The baby cooed. The mother named him Ares. They’d just met each other three months ago. Mother, Gunnery Sergeant Adelyn Reine picked up a thirty pound kettlebell. Ares gasped and clapped his hands. Abigail did six sets of ten repetitions of kettlebell lifting, like a suitcase in front of her face.
She then romanced the treadmill. Ares giggled while he watched. Adelyn flashed a smile as she repeatedly struck her feet against the fast-moving tread. Once she reached her goal, she drank a sports drink and chased it with water. She checked her smartwatch. She’d been training three hours a day, ten times a week, ever since she recovered from giving birth to Ares. She breastfed her baby in her own gym, in her house in Newark, Delaware. She put Ares down for the night and took a shower and changed into pajamas. Without the father present, Adelyn had to figure out a way to stay in the Marine Corps and still provide for Ares. That next morning, Adelyn dropped Ares off at her mother’s house before she went down to the recruiter’s station.
“What is this?”
“That’s a FitRep,” First Sergeant Perry Halven said.
“I know that, I’m talking about my score.”
“Yes, it’s either have babies or stay in the Corps. You can’t have it both ways.”
“Like hell,” Adelyn said with indignation.
“I can only do so much. I can run past the captain that you’ve actually improved your score and have come within weight standards progressively. I hear you, Ad. But the Corps just doesn’t want to deal with mommy Marines who gain weight and have to get back in shape. They want you to be at the proper standards now.”
“Just push it through for me.”
“Like I said, there’s no guarantee in life and definitely not in the Marine Corps.”
Adelyn returned to her physical training. She ran six miles around her neighborhood. In all, she’d shed about fifteen pounds in a little over a month.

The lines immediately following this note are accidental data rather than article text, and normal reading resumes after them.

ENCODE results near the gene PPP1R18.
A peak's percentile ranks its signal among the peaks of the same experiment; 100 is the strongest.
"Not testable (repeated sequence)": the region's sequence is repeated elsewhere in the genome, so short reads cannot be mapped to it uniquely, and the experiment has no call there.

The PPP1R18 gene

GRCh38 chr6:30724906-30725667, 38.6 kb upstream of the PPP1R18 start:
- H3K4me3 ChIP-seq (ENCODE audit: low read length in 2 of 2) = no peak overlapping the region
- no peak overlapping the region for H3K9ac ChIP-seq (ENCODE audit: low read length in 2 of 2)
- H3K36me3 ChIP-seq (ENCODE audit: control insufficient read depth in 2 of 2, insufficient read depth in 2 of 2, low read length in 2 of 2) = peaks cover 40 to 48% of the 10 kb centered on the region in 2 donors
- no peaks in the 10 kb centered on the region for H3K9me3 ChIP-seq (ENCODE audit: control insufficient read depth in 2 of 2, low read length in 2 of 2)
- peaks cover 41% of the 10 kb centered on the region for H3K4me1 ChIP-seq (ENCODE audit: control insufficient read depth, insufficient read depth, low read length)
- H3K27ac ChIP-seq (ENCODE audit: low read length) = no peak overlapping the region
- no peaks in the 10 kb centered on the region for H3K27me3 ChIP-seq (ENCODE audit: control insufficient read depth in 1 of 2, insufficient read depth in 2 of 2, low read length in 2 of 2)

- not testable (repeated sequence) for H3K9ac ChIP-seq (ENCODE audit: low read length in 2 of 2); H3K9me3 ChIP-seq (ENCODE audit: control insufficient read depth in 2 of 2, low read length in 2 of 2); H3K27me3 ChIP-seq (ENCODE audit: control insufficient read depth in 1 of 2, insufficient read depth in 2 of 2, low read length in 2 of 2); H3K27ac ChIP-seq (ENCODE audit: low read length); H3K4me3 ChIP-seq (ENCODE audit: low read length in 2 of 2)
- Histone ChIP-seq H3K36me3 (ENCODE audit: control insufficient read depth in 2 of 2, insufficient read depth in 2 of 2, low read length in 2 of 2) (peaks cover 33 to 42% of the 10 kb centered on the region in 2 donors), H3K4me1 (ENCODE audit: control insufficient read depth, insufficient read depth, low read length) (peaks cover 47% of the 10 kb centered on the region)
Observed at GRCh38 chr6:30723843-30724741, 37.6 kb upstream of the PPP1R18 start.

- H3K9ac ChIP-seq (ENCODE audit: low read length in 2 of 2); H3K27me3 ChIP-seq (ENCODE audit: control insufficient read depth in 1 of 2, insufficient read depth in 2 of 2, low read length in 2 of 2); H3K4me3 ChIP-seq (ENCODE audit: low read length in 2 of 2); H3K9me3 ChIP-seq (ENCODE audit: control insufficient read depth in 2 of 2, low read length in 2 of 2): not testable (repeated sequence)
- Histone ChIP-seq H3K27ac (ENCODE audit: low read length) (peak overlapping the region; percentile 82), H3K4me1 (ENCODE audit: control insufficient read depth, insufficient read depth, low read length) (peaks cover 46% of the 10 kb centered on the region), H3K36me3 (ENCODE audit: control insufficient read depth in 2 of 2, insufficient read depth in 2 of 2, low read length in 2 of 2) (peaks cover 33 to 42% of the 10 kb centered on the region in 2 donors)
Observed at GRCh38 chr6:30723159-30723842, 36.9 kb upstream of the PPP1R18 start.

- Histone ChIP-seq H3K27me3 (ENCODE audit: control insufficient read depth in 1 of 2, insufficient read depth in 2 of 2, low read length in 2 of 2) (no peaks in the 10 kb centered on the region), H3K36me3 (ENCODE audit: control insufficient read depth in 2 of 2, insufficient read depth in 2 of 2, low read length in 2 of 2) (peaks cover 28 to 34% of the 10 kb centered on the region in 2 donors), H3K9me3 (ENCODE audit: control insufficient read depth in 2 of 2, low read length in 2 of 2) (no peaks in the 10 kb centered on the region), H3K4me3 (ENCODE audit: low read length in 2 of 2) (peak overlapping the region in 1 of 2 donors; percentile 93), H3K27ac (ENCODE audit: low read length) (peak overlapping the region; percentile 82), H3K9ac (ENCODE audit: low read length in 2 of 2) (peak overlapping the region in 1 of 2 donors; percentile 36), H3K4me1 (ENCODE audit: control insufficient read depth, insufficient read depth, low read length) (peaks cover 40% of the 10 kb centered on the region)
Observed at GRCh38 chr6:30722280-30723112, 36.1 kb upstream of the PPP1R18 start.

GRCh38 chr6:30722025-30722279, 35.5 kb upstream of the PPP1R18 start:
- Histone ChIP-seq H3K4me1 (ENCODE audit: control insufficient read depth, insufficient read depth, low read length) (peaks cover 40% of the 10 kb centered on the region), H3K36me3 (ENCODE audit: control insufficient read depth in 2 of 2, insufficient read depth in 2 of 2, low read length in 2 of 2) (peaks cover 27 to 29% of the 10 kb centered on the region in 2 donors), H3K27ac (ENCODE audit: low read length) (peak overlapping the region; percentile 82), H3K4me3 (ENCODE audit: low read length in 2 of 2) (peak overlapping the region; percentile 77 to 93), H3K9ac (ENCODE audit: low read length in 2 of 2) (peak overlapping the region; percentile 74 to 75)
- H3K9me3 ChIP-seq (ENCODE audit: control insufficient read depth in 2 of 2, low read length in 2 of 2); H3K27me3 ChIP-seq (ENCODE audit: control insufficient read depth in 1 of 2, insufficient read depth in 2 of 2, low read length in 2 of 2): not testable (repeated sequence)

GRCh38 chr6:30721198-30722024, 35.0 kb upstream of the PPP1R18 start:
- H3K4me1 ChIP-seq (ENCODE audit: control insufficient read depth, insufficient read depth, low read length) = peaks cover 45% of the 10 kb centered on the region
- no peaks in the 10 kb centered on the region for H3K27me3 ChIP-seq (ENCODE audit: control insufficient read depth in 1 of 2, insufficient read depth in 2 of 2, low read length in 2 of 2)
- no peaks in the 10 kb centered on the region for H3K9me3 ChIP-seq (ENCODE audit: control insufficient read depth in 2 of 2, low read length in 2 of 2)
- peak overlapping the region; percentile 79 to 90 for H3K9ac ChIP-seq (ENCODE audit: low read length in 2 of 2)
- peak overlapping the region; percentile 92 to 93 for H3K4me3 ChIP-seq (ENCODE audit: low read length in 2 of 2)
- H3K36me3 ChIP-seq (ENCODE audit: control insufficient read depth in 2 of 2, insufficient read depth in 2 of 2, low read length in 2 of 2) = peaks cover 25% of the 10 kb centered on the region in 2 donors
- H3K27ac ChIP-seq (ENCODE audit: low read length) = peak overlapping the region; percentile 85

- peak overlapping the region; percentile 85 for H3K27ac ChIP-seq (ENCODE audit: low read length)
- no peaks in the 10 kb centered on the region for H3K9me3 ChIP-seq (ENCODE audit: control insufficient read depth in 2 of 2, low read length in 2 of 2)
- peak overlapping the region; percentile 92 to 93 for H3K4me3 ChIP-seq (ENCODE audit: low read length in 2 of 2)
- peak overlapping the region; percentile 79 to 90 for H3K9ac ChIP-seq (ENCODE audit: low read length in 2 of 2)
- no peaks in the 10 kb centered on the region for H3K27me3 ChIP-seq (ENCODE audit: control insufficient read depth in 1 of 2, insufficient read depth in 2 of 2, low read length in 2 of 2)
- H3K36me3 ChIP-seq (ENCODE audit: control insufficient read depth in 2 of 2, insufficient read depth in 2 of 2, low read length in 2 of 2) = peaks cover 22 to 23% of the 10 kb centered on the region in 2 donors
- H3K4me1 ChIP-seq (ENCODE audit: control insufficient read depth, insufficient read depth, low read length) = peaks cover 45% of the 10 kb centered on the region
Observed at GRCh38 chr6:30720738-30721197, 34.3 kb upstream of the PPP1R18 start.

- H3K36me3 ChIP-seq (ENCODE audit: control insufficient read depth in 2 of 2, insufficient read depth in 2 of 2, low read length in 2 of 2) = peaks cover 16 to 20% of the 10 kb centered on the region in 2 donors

“You know he’s going to be a warrior, too, like his mommy,” Adeyln’s mother Gale said when she came to pick him up.
“Thanks, again, Mom. I appreciate it.”
“It’s always a pleasure to see the little ball of light,” Gale said.
Adelyn remained on a strict diet of no carbs, high protein, and healthy fats. She ate her salad topped with salmon, while Ares drank from his bottle. She smiled at him. After the meal, she took her son right back to their home gym. This time she completed two hundred and fifty burpees in ten minutes. She weighed herself. In four days, she had lost four pounds. She smirked. Mom and son went to bed.
Adelyn’s cell phone rang. The caller ID read, “WORK.” “Good morning,” Adelyn said.
“It’s me, Halven. Come down to the station. The captain wants to talk to you.”
Adelyn performed the same routine with her mother and then checked into the recruiter’s station.
Once she arrived, the PFCs, lance corporals, corporals, sergeants and staff sergeants all rendered the proper greeting of the day to Adelyn, and she responded in kind. A couch sat right next to the window where the junior Marines sat, and three desks sat where the sergeants and staff sergeants tried to enlist as many civilians as possible. Adelyn journeyed to the back where she shared an office with Halven. Captain Fiona Corver stood in front of the first sergeant.
“Good morning, ma’am,” Adelyn said.
“Good morning Gunny. Have a seat.”
Adelyn abided by the officer’s command.
Fiona breathed. “The commandant of the Marine Corps doesn’t want the female Marine to have to make the decision to care for her child or remain in the Corps. So, we’ve formulated an attractive offer for you. Your next move will be to retire as a gunny and then have enough money from this separation amount.”
Adelyn looked at Fiona like her hair was on fire.
“I don’t want to leave the Corps. You just said that Commandant Wainwright wants—”
“It’s not what she wants. It’s what I say.”
“Ma’am, with all due respect—”
“To hell with respect. You decided to get pregnant. Now, you must deal with the consequences.”
Adelyn didn’t get taken aback, she leaned in.
“Ma’am, I know I don’t have the brass to correct you, but I’m a woman before I’m a Marine, and am now a mother. I shouldn’t be pushed out of the Corps just because I decided to have a child.”
“You’re way out of line gunnery sergeant. You must remember that I am a Marine captain. You have made your decision. Deal with it.”
“I’m fit to serve. I will fight this.”
“And I will watch you fail.”
“I’m not built to fail.”